Indianapolis is an entrepreneurial city. Since the 1970s, community leaders have taken a series of calculated risks.
We built a convention center, hoping eventually to become a major convention city. We knew that would take years, but we had to start somewhere. Multiple times, we have expanded it, attracting larger and larger conventions and retaining those that were outgrowing our space. This also required building other amenities to attract convention planners. The strategy has been very successful: USA Today now calls Indianapolis the “number one convention city in the U.S.”
We also made a series of investments to build our reputation as an amateur and professional sports hub. In 1973, Market Square Arena opened, a then state-of-the-art venue for the Indiana Pacers, saved from extinction through the Simon brothers’ generosity, which continues today.
In 1987, we hosted the Pan-American Games, an investment that helped cement our reputation as an amateur sports capital. But perhaps our biggest gamble came in the early 1980s, when Mayor Bill Hudnut pushed for the construction of a domed stadium—an extension of the convention center—with the hope of attracting an NFL football team. Many thought this was folly, and he was criticized for committing public money and incentives to an effort with no guaranteed pay-off.
The result? We recently celebrated the 35th anniversary of the move of the former Baltimore Colts to Indianapolis. In 2012, after replacing the RCA Dome with Lucas Oil Stadium, we hit the big time, hosting Super Bowl XLVI.
Through years of ambitious-but-well-considered investments, this entrepreneurship has resulted in a vibrant downtown, with millions of visitors who spend billions each year and support tens of thousands of jobs. Innovative revenue tools have helped support multiple expansions of our ability to host ever-larger conventions, leading to ever-greater economic impact. The sales tax from out-of-towners, and the income tax from over 80,000 people whose jobs are supported by the convention industry, assist not only Indianapolis, but also the state as a whole.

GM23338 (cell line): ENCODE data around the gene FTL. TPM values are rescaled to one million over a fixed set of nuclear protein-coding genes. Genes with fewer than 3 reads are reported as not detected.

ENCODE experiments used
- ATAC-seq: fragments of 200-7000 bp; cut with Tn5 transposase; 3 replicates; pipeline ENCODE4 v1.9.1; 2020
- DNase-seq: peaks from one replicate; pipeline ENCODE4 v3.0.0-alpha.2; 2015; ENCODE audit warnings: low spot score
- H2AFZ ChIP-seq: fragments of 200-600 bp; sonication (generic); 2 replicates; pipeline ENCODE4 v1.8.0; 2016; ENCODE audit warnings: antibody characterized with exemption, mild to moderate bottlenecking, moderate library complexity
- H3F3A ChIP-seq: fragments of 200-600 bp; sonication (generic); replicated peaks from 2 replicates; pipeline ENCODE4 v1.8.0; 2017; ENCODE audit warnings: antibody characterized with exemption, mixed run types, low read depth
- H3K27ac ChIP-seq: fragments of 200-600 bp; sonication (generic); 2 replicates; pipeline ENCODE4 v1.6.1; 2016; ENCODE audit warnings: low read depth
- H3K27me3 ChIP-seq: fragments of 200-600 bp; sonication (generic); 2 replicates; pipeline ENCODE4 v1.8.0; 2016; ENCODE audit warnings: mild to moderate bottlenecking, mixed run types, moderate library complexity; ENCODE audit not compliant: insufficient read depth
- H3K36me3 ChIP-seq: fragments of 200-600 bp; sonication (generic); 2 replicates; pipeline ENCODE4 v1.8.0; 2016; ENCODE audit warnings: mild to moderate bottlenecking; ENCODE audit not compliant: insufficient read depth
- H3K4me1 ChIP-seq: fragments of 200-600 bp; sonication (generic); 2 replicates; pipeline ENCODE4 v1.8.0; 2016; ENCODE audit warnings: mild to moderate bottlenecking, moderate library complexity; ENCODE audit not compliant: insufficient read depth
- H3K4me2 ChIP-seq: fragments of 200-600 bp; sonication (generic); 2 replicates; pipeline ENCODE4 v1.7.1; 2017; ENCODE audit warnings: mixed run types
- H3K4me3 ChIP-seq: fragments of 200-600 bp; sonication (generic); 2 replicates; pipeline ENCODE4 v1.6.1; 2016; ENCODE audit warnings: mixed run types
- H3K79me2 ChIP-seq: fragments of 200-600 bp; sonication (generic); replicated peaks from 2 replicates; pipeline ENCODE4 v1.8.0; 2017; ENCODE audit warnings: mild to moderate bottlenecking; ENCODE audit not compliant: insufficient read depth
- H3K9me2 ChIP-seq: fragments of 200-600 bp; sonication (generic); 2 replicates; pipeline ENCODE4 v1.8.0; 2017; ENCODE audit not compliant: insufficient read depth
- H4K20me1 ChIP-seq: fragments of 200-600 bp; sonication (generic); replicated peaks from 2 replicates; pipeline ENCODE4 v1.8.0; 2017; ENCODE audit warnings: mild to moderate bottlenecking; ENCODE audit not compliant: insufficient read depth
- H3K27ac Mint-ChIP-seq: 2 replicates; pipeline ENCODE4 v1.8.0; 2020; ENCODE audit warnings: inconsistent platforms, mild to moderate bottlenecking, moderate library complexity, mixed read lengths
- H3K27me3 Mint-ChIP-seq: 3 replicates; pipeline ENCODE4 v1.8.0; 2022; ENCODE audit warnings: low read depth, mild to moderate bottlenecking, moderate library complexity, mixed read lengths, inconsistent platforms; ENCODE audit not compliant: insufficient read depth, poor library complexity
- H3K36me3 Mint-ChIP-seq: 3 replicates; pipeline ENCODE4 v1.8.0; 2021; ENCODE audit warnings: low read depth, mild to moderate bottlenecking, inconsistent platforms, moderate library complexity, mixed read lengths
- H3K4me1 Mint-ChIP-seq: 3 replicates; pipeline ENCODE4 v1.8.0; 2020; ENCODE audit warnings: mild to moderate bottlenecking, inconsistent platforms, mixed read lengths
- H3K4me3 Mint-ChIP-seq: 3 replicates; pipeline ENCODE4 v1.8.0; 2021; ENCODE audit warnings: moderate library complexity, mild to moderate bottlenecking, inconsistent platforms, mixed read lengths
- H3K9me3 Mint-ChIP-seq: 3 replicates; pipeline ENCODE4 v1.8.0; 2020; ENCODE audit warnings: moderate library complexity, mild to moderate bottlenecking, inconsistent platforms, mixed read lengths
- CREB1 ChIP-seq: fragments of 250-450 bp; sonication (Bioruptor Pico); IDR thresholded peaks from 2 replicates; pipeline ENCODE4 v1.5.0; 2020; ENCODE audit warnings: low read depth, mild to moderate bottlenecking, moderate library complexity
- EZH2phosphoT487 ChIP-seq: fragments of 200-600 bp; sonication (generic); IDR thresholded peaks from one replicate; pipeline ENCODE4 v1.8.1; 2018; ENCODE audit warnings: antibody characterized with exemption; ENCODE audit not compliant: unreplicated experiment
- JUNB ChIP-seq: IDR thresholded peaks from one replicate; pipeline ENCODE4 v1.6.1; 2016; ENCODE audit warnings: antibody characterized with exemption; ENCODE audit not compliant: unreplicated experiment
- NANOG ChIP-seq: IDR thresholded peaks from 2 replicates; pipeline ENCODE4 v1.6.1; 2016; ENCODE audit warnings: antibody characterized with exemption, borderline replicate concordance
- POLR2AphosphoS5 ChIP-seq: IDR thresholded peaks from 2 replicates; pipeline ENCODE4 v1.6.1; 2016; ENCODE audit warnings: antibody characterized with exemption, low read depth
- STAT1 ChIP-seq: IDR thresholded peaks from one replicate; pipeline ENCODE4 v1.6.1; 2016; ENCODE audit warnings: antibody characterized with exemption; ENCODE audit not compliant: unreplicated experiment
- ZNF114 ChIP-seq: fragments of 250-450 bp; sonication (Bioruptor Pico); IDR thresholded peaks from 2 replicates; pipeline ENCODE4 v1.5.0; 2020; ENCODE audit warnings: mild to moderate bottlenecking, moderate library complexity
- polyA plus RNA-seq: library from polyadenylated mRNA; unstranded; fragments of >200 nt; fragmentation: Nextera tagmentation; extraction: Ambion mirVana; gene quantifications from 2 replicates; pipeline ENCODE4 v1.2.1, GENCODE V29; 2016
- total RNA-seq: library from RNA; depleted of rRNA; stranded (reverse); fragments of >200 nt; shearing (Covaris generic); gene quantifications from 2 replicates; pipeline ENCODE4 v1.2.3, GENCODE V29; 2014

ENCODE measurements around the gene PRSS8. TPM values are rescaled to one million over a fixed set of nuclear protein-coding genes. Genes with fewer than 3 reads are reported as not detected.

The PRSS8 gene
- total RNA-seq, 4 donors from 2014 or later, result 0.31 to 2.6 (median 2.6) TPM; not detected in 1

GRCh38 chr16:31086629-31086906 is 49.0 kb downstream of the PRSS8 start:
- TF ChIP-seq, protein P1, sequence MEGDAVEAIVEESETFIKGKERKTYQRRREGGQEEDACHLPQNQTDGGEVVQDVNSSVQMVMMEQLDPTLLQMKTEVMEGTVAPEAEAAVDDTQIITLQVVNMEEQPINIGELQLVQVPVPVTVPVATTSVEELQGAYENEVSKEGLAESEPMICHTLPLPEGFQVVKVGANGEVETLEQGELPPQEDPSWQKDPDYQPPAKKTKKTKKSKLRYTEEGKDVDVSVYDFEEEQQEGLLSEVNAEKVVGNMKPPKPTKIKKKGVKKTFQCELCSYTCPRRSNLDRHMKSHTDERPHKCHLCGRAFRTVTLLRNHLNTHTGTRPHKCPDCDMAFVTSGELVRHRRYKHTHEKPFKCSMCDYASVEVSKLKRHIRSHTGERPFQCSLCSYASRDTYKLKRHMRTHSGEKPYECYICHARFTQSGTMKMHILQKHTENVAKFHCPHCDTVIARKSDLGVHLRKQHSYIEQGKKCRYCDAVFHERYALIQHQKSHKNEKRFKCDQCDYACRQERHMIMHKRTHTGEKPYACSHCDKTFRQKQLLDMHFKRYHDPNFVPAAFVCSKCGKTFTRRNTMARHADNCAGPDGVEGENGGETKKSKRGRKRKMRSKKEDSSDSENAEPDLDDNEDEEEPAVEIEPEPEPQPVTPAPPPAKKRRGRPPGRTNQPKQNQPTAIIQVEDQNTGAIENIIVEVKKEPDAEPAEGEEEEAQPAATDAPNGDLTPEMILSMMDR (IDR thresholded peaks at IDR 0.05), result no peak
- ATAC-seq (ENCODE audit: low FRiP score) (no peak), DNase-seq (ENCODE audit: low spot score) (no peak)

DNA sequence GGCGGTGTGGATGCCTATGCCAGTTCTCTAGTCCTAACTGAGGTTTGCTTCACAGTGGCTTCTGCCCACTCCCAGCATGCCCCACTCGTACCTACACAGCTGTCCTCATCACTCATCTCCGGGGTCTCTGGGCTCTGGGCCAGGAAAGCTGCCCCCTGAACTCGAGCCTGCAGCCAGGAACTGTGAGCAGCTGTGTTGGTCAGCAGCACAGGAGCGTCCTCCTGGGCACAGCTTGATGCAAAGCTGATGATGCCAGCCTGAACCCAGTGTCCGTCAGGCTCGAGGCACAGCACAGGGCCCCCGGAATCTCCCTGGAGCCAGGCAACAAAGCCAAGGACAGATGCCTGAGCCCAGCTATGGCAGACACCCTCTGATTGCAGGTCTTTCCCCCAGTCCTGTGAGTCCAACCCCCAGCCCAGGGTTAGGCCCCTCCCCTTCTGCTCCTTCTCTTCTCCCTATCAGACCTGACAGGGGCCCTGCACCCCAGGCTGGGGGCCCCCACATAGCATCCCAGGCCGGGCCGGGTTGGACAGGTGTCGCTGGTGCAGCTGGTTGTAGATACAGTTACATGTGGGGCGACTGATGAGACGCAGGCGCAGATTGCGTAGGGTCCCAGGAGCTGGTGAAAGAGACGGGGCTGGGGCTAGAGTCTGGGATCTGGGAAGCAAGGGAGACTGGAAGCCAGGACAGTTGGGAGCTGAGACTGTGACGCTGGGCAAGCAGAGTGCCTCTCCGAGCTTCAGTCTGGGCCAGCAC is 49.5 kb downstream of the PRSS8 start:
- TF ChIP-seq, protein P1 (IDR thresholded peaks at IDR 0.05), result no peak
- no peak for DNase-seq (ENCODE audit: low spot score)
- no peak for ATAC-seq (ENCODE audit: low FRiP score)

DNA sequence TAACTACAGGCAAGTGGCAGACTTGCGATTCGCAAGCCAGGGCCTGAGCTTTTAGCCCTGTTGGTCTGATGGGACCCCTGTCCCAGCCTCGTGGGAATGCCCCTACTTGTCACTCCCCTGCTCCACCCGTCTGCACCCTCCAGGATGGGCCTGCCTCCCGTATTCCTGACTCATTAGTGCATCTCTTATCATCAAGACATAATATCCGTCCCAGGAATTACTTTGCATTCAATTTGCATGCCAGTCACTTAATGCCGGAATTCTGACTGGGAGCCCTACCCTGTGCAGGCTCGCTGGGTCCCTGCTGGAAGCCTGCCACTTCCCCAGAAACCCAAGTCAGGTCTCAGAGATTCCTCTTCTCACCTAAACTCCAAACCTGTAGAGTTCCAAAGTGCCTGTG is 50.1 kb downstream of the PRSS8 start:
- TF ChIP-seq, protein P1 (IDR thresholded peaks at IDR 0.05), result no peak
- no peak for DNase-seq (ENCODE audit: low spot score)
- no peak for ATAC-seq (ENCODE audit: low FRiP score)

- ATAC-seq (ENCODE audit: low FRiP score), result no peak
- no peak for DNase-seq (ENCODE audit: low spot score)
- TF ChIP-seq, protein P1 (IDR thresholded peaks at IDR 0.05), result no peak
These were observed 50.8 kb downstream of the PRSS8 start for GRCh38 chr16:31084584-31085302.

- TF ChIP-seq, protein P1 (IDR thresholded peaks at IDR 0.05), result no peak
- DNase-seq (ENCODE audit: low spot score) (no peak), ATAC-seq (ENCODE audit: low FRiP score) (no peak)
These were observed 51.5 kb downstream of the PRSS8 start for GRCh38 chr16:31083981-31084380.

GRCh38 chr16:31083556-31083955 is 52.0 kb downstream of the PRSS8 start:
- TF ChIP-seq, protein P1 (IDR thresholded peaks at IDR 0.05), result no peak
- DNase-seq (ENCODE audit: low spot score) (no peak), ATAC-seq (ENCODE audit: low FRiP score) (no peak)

Essential to each expansion has been the provision of sufficient hotel space. Based on a professional study, the JW Marriott was built as a complement to the multiyear convention center expansion effort that led, among other things, to bringing the Super Bowl to Indianapolis.
To win that bid in 2008, Indianapolis had to commit to the construction of hotels to house future anticipated visitors. This was feared by some to be dangerous, potentially driving down occupancy of existing hotels, but our downtown hotels have instead enjoyed 72% occupancy—above the national average of 66%.
Now our community’s leadership has again embarked on a convention center expansion effort, critical to retaining hugely lucrative events such as the ever-growing GenCon and FFA conventions and attracting others we cannot now draw. As with prior expansions, new hotels will be needed to house the additional convention-goers.
A market analysis was conducted by HVS, the global leader in such studies, giving officials confidence that the city can sustain the necessary hotel additions. Hilton, seeing the results, has offered to open two hotels that will share significant additional meeting space with the convention center and generate revenue to help fund the overall project.
Based on the HVS study and customer feedback, officials are confident of growing the economic impact of our convention business, while maintaining competitive occupancy rates for existing and new hotels.
The alternative to growth is stagnation. Moving forward is the only road to future success. Let’s do this.•
Daniels, a partner at Krieg DeVault LLP, is a former U.S. attorney, assistant U.S. attorney general, and president of the Sagamore Institute. Send comments to email@example.com.
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